Cradle to grave tracability allows manufacturers to improve product quality, improve supplier compliance of quality standards, makes it easier and less expensive to manage product recalls particularly in the automotive sector. Components and parts need to be able to tell a story:
By directly part marking a part with a data matrix code using laser marking, electrochemical marking (also known as chemical etchine or chemi etch) or dot peen (also know as dot marking, pinstamp or micropercussion) the component can be traced through its entire lifespan.
The marking technology for data matrix is normally specified in the marking standard from the end user. The choice of marking technology is critical for the type of component and the production method being used to produce the parts.
Dot peen marking is typically used in the automotive sector and the gas turbine engine industries as this is an ideal technology for production line integration. With the gas turbine industry it is ideal for producing a low stress permanent mark for applications such as marking on the fir tree of a gas turbine blade.
Laser marking is ideal for high contrast marks on most metal surfaces and is capable of producing extremely small data matrix codes with either a standalone system or integrated laser. The advantage of laser is that it is a non contact marking system.
Electrochemical marking is typically hand applied or semi-automated. Due to its extremely low stress marking it is often used for thin walled section components within the Aerospace industry.
The data within the data matrix code is read using camera technology and is decoded with reading devices which can be either fixed position readers or hand held readers. The fixed position readers are ideal for production line applications and can operate independently or be connected to the factory network.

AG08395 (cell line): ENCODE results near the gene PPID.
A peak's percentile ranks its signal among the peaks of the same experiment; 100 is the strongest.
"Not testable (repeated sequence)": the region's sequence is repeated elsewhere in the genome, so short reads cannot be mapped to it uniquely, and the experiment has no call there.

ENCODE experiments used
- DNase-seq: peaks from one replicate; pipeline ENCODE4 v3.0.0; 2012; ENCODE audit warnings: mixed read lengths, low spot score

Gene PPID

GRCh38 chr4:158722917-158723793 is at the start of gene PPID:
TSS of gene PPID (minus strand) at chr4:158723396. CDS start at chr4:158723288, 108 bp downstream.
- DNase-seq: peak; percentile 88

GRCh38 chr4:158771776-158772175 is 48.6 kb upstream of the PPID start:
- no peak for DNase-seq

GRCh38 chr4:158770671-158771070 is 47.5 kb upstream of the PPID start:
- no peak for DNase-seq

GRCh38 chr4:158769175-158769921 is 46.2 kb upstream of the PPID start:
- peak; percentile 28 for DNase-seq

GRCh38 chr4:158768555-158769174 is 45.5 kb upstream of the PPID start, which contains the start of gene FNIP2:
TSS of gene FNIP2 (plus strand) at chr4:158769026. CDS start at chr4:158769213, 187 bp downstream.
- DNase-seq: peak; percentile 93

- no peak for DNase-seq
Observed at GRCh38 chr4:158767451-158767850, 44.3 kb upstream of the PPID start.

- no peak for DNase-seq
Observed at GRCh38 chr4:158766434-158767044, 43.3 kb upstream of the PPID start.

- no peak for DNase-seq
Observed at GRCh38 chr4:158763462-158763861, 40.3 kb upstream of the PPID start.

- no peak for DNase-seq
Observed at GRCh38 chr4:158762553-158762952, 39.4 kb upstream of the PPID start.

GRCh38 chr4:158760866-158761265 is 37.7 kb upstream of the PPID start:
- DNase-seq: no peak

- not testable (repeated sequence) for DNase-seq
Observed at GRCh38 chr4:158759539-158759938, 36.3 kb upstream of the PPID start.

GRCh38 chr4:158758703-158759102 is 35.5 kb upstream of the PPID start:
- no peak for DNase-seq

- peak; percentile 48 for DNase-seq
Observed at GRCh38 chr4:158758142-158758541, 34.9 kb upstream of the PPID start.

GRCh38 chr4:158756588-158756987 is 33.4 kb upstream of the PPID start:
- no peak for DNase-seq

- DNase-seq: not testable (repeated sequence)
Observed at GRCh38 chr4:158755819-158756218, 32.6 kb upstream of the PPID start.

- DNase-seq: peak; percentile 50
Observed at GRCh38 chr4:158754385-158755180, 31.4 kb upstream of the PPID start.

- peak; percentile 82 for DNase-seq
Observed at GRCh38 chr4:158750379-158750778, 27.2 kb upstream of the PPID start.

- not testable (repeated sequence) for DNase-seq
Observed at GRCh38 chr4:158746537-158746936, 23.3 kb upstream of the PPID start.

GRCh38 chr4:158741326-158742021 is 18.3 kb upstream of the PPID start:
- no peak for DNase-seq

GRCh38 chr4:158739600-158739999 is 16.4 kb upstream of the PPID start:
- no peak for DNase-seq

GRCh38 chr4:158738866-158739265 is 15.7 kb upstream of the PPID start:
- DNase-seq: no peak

The hand held readers are ideal for large and/or awkward shaped components. They are well suited for stores and inventory logging as well as logging the component at each stage of production.
The amount of data capacity of a data matrix makes it very reliable. The symbology standard includes provision for encoding error detection and correction. This means data matrix symbols with some damage such as scratches, holes and stains can be successfully read without any loss of data. They also cope well with harsh environments such as grease and chemical coatings.
The readers allow automated data collection which eliminates human error as it identifies the part and any information recorded in the code.
Here at UMS, we are independent specialists for data matrix readers and can advise on the best reader for your particular application.
There are three different reader processes:
Reading - this is the basic read and decode of the data matrix.
Validation - this checks the data string is correct in the decode. The most typical application for this is within the Aerospace engine manufacturing industry.
Verification - this is used to measure and check the accuracy of the data matrix code. Verification can only be used on flat surfaces and there are a number of standard measurements that can be taken. This is particularly useful for dot peen marking applications.
A number of industries have introduced marking standards which set out the parameters within which the data matrix code has to be produced, often combining both human readable text and data matrix codes.
The Aerospace industry were the first to really spearhead the development of data matrix marking applications, particularly for cradle to grave traceabiliy of aero-engine components.
Aerospace standards include ATA Spec 2000 as well as aero-engine manufacture specific standards that we have a great deal of experience with.
Automotive - AIAG B11
U.S. Department of Defense (IUID standards - mil 130n)
Medical devices and others